Add in the new freedom of movement offered up by the rope launcher and, despite the inevitable descent into chaos at any minute, Jacob and Evie have enough tricks up their sleeves (hello return of the whistle) to make sneaky slaughter an absolute pleasure. There’s an increased emphasis on unique kill opportunities, multiple entry points into missions, or the chance to go in all guns blazing - but more importantly, these opportunities are better signposted than ever.
While these main missions see you targeting the pantomime Templar, Crawford Starrick, in the game’s finely crafted story, the real fun is in exploring and taking over London itself. Yes there’s a lot to do, but it never feels like the map is overwhelming, only that you’re going to get distracted on the way to wherever you’re going. Spotted your ridiculously cool train hideout chugging on by? Aah, it would be nice to pick up money from the safe... but hold on! Is that a carriage of cargo that needs to be stolen in a mission to net some loyalty points with Rooks member Ned Wynert? Let me just hurtle across the street with my trusty rope launcher. Oh, wait, is that a civilian needing saving? Expect to be late. For everything.
And then there’s the actual city. A sprawling character in itself with unique districts and boroughs, London is beautiful and stretches on forever (well, it’s pretty big as game worlds go) as you take in the sights from a viewpoint or clatter over a bridge on a stolen carriage. Add in Austin Wintory’s beautiful, ever-changing score and there hasn’t been a sense of atmospheric life like this since AC2’s Venice. The Thames is a playground of activity and something I could spend this entire review talking about. Teeming with life and industry, hopping from boat to crate to paddle steamer is a genuine rush. Those worried that vehicles would be too much for the Creed couldn’t be more wrong. Carriages almost sound like an afterthought here but you’ll quickly find yourself hijacking one just to have the inevitable fun of ramming enemies dramatically off the road in the Victorian equivalent of Burnout Takedown’s destruction sequences.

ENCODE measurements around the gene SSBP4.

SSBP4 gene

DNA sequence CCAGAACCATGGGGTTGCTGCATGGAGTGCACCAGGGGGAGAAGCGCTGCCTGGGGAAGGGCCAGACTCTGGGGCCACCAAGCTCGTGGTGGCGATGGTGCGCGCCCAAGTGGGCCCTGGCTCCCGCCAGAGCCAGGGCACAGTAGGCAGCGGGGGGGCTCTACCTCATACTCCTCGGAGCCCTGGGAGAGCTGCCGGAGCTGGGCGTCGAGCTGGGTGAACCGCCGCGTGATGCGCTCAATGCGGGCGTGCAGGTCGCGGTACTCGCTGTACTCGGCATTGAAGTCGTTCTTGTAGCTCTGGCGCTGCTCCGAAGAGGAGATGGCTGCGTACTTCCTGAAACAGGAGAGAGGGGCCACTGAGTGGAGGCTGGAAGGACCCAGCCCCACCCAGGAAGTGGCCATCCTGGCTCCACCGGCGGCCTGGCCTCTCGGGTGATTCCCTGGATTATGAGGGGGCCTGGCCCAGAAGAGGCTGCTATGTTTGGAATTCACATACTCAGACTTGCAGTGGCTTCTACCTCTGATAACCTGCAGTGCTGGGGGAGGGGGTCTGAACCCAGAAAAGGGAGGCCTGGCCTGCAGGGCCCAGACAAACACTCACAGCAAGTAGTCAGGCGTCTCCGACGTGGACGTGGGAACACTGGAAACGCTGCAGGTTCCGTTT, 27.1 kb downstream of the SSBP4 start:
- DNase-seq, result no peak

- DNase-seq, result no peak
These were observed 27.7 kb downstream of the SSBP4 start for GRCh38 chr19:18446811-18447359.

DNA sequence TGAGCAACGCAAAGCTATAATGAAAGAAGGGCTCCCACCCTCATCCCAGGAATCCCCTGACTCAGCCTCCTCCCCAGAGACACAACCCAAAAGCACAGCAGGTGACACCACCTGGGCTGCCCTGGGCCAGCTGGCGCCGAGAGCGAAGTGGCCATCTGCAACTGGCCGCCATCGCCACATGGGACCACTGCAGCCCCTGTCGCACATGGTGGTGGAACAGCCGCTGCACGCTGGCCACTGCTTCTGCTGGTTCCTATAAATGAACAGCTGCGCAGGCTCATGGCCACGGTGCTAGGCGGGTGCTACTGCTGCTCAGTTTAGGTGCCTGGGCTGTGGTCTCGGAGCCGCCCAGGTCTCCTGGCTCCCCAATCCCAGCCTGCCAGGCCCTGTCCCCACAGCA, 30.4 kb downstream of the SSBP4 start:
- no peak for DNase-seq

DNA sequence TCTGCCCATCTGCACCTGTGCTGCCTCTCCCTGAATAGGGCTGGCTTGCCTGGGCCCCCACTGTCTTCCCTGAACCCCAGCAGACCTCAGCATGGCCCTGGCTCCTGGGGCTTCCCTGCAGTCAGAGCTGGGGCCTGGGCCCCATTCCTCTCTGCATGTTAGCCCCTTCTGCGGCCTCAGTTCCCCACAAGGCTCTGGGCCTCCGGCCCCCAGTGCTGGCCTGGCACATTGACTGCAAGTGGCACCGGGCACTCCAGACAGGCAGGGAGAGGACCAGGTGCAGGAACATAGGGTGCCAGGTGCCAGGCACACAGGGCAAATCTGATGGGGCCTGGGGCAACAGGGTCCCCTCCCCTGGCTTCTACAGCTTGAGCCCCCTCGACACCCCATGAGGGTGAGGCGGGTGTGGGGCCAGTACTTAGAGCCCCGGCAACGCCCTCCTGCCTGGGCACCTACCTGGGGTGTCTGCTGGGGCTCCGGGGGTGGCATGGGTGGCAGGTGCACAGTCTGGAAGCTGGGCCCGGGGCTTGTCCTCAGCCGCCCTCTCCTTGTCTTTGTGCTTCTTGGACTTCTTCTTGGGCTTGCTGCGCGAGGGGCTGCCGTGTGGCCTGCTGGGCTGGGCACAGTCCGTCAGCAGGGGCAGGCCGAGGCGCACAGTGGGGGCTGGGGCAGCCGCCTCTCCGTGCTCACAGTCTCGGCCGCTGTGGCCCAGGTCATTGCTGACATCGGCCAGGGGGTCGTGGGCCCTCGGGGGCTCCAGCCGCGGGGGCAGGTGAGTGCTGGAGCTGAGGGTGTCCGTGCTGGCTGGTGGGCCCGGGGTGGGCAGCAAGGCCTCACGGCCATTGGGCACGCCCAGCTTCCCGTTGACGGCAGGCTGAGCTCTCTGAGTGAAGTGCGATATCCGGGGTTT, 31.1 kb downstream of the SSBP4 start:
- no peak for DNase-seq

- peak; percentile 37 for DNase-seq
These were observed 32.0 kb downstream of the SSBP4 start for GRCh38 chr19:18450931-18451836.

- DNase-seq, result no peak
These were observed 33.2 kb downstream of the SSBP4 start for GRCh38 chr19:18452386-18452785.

And the bad? Few still play Assassin’s Creed for its main missions and - while there’s a strong narrative winding its way through the game and a cracker of an ending - Syndicate does little to improve these. Tailing isn’t as prevalent as before, and it’s made significantly easier by the rope launcher… but it’s still a recurring theme and leaves some missions feeling stilted and frustrating. Whereas the game starts with two ultra confident sequences taking clear inspiration from Uncharted and even Tomb Raider, later ones start to feel slow, stuttery, and rote - problems the series has faced for several years now.
It’s also worth saying that in my 40-hour gameplay session, I did catch sight of a few bugs but nothing more than you’d expect in such a huge open-world. Perhaps you were hoping to see half of Evie’s face or infinite Rapunzel style hair billowing from under Jacob’s top hat? Sadly not. Instead I’ve just the odd broom standing up alone and a few visual hiccups. Not game breaking, but not as polished as Arkham Knight’s Gotham, for example.
Syndicate’s scale and sense of London being a living city really does compensate for the rough edges, though. Even now, I still have boroughs to liberate and I’ve only scratched the surface of the memories of Marx, Darwin, Dickens and even Queen Victoria. There’s also a wonderful spoilery surprise that I won’t reveal which won’t just send lore fans into giddy excitement but will be a genuine joy to experience for everyone.
Combining both traditional and new Creed stories with its dual narrative, Syndicate not only manages to deliver a cohesive and satisfying tale but it does so within one of the finest settings the series has ever seen. No, it isn’t perfect, but with such a beautiful world, a genuinely likeable cast of characters, and many improvements to both stealth and combat this feels like a step in the right direction for Assassin’s Creed.
This game was reviewed on PS4.